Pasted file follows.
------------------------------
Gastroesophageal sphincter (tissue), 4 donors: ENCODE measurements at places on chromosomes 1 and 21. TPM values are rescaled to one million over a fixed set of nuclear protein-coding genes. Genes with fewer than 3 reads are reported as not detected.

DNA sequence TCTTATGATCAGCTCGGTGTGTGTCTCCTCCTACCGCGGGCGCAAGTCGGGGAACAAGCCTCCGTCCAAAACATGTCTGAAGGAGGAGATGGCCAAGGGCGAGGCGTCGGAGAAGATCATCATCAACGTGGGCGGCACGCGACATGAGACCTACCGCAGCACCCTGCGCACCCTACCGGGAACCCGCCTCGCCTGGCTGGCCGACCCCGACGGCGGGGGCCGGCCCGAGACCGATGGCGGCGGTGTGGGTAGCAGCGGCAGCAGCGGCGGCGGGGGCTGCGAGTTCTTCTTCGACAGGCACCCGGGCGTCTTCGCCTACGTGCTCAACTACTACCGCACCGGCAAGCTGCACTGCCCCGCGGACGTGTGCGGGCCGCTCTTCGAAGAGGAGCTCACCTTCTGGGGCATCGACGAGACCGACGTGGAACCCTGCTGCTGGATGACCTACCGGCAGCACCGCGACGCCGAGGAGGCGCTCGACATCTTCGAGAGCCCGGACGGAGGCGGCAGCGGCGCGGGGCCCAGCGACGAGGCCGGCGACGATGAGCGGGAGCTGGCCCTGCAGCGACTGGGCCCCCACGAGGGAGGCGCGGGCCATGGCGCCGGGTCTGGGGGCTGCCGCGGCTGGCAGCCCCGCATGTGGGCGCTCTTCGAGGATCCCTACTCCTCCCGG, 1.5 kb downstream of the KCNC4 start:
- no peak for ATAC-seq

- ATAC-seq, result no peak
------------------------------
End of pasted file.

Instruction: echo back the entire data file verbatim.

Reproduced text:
Gastroesophageal sphincter (tissue), 4 donors: ENCODE measurements at places on chromosomes 1 and 21. TPM values are rescaled to one million over a fixed set of nuclear protein-coding genes. Genes with fewer than 3 reads are reported as not detected.

DNA sequence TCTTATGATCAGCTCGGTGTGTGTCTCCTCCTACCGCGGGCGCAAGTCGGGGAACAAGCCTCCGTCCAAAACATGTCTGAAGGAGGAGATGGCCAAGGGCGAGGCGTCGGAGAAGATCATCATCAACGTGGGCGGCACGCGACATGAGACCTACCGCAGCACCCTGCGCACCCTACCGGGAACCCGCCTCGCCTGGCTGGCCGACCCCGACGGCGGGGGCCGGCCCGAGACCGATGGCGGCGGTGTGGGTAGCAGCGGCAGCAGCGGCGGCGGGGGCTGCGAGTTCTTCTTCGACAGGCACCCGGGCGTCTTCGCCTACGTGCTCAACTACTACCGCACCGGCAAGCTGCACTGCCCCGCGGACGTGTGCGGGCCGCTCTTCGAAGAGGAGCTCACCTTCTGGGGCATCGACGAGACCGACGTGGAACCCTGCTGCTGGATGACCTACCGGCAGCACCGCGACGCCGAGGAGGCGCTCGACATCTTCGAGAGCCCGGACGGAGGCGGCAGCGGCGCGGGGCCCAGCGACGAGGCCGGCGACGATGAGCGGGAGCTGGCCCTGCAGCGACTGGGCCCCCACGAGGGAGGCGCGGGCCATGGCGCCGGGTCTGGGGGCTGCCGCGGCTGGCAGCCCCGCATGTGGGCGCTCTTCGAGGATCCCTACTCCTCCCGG, 1.5 kb downstream of the KCNC4 start:
- no peak for ATAC-seq

- ATAC-seq, result no peak